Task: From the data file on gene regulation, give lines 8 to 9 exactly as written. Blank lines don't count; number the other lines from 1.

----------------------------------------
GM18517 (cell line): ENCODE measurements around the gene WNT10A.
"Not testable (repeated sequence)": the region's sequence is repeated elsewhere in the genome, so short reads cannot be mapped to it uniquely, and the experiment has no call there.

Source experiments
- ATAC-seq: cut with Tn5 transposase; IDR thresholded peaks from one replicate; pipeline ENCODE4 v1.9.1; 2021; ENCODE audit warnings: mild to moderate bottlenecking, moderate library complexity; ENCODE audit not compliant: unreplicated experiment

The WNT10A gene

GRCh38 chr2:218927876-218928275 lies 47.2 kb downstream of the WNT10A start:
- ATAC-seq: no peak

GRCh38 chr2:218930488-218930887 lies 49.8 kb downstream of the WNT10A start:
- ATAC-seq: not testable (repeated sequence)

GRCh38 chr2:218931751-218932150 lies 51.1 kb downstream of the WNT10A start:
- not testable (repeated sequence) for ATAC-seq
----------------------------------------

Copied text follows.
GRCh38 chr2:218930488-218930887 lies 49.8 kb downstream of the WNT10A start:
- ATAC-seq: not testable (repeated sequence)